- July/August 2021
- Vol. 22, No. 7
- Children's Bureau Express
- Spotlight on Child Welfare Practice That Supports the Well-Being of Children and Families
- Cultivating Resilience in New Foster Parents Through Mentoring
Cultivating Resilience in New Foster Parents Through Mentoring
A recent article in Children and Youth Services Reviews discusses a study that explores the relationship between mentoring and resilience in new foster parents and how mentors can help new foster parents. Mentorship between experienced and inexperienced foster parents has shown to improve retention and increase the mentee's ability to manage the behavioral problems of children in their care. It also provides new foster parents with additional supportive contacts and encourages greater parental engagement, which leads to better outcomes for youth in foster care. However, mentorship between foster parents is understudied in comparison to mentorship for youth in foster care.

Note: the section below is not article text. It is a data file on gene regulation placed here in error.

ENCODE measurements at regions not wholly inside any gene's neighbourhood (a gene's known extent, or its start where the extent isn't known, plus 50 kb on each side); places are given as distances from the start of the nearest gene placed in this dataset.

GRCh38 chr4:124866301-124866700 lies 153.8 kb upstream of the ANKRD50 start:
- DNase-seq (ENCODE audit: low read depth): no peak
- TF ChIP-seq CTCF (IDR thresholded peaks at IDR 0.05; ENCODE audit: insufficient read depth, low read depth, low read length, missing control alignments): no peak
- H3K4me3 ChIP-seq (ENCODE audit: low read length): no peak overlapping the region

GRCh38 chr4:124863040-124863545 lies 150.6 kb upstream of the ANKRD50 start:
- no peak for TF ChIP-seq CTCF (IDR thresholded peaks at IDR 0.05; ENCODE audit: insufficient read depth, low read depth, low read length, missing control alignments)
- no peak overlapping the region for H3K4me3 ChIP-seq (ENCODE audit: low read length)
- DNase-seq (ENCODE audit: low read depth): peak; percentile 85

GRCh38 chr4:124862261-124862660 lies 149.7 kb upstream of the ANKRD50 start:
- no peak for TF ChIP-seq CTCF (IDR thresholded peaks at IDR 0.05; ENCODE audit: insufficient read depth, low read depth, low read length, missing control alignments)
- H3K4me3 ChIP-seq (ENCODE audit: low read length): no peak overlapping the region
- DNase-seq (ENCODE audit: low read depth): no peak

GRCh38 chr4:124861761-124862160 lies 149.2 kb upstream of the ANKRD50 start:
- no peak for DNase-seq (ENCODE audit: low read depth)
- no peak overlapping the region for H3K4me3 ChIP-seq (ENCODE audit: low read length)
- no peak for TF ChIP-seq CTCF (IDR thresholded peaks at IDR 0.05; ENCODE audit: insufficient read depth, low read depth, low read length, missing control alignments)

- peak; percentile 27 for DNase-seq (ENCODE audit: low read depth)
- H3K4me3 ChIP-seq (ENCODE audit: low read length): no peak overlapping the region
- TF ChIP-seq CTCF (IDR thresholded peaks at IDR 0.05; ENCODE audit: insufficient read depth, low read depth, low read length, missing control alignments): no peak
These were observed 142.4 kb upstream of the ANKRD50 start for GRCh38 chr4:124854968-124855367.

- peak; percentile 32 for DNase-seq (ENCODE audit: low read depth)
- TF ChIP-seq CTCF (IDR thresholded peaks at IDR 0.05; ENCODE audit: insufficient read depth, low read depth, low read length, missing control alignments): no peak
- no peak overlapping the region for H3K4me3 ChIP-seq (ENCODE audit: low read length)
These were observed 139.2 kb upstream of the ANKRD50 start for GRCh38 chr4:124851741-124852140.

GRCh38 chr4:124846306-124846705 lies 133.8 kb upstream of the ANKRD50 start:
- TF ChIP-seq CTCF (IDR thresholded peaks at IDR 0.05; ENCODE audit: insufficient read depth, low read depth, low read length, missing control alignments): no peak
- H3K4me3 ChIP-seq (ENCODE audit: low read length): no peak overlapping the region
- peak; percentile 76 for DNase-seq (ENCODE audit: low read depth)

The article explains the risk and resilience framework—that is, how risks can be mitigated by protective factors and a person's dynamic capacity to adapt to challenges—and posits that mentorship is a possible strategy to strengthen the protective factors of new foster parents. Researchers interviewed 10 sets of mentors and mentees over 7 months. Their responses were analyzed for comparisons and repeating concepts and themes.
Four themes emerged:
- Permit yourself to grieve.
- Take breaks.
- Set boundaries.
- Attend to the needs of the family.
The study also found that mentorship supports intrapersonal growth, with foster parents gaining a deeper understanding of how fostering affected them. The experienced foster parent mentors were a continuing source of support for the novice foster parents, helped them navigate their unique challenges, and validated their emotions and experiences.
Read the article, "Cultivating Resilience in New Foster Parents Through Mentoring: A Dyadic Analysis," for more information.